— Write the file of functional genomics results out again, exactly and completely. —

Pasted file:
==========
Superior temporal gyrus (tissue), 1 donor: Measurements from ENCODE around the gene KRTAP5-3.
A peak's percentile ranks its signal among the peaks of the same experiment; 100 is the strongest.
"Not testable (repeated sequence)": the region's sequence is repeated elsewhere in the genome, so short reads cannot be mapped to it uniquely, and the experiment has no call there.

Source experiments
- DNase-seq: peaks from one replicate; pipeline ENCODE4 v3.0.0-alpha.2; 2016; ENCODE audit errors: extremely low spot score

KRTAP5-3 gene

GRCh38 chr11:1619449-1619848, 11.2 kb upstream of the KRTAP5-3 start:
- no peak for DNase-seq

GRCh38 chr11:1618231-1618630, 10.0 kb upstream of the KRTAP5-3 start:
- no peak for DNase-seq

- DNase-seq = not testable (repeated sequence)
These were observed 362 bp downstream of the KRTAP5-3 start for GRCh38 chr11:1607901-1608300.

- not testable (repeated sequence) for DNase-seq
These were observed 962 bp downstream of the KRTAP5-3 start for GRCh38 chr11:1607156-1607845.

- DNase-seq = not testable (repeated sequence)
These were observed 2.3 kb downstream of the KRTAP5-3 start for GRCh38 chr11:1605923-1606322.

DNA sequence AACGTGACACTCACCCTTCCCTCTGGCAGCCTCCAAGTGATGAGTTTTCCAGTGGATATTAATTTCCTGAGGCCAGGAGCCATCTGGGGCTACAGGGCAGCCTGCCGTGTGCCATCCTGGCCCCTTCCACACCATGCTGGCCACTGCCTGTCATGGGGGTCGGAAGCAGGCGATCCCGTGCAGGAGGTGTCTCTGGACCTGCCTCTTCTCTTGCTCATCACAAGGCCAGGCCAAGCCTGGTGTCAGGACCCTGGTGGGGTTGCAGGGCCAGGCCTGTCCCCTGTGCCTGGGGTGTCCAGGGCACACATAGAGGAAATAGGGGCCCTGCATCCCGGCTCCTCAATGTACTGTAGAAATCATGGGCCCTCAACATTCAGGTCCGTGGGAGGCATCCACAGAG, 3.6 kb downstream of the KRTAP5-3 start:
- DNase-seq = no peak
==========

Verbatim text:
Superior temporal gyrus (tissue), 1 donor: Measurements from ENCODE around the gene KRTAP5-3.
A peak's percentile ranks its signal among the peaks of the same experiment; 100 is the strongest.
"Not testable (repeated sequence)": the region's sequence is repeated elsewhere in the genome, so short reads cannot be mapped to it uniquely, and the experiment has no call there.

Source experiments
- DNase-seq: peaks from one replicate; pipeline ENCODE4 v3.0.0-alpha.2; 2016; ENCODE audit errors: extremely low spot score

KRTAP5-3 gene

GRCh38 chr11:1619449-1619848, 11.2 kb upstream of the KRTAP5-3 start:
- no peak for DNase-seq

GRCh38 chr11:1618231-1618630, 10.0 kb upstream of the KRTAP5-3 start:
- no peak for DNase-seq

- DNase-seq = not testable (repeated sequence)
These were observed 362 bp downstream of the KRTAP5-3 start for GRCh38 chr11:1607901-1608300.

- not testable (repeated sequence) for DNase-seq
These were observed 962 bp downstream of the KRTAP5-3 start for GRCh38 chr11:1607156-1607845.

- DNase-seq = not testable (repeated sequence)
These were observed 2.3 kb downstream of the KRTAP5-3 start for GRCh38 chr11:1605923-1606322.

DNA sequence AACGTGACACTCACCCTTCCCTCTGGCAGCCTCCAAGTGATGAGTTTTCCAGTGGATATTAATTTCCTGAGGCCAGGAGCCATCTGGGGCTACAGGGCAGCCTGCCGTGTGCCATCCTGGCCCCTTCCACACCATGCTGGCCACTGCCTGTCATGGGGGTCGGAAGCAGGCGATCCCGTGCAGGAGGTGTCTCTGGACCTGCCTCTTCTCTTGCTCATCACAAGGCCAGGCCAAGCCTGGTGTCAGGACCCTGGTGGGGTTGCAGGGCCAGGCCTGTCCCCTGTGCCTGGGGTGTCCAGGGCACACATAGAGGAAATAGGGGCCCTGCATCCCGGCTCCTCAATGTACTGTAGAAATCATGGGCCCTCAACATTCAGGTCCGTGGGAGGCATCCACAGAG, 3.6 kb downstream of the KRTAP5-3 start:
- DNase-seq = no peak